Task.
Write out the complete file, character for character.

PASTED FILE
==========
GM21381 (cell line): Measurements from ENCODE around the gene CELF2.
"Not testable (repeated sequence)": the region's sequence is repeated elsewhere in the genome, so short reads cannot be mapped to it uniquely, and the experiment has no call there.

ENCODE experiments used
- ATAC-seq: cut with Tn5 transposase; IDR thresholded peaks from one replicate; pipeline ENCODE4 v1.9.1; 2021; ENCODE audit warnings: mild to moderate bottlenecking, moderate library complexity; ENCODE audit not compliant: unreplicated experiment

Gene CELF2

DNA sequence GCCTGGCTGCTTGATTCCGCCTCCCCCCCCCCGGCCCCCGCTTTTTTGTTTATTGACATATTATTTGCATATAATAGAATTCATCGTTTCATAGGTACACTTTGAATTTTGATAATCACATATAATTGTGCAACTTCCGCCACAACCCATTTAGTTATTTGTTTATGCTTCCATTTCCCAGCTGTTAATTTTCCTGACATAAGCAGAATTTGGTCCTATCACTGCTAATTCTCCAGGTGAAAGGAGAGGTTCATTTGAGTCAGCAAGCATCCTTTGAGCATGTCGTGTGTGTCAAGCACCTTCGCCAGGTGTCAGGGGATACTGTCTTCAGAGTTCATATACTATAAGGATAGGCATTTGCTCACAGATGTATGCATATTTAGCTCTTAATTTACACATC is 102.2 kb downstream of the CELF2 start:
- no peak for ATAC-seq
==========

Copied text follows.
GM21381 (cell line): Measurements from ENCODE around the gene CELF2.
"Not testable (repeated sequence)": the region's sequence is repeated elsewhere in the genome, so short reads cannot be mapped to it uniquely, and the experiment has no call there.

ENCODE experiments used
- ATAC-seq: cut with Tn5 transposase; IDR thresholded peaks from one replicate; pipeline ENCODE4 v1.9.1; 2021; ENCODE audit warnings: mild to moderate bottlenecking, moderate library complexity; ENCODE audit not compliant: unreplicated experiment

Gene CELF2

DNA sequence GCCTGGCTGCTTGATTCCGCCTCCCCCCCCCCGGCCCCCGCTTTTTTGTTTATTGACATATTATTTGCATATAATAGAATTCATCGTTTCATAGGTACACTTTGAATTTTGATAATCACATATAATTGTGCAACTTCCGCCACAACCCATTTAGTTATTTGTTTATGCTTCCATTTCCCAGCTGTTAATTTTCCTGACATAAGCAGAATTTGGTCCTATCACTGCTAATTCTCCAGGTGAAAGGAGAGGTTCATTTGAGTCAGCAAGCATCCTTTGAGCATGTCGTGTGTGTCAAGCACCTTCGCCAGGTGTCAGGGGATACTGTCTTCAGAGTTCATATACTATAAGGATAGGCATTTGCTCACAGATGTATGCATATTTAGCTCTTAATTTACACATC is 102.2 kb downstream of the CELF2 start:
- no peak for ATAC-seq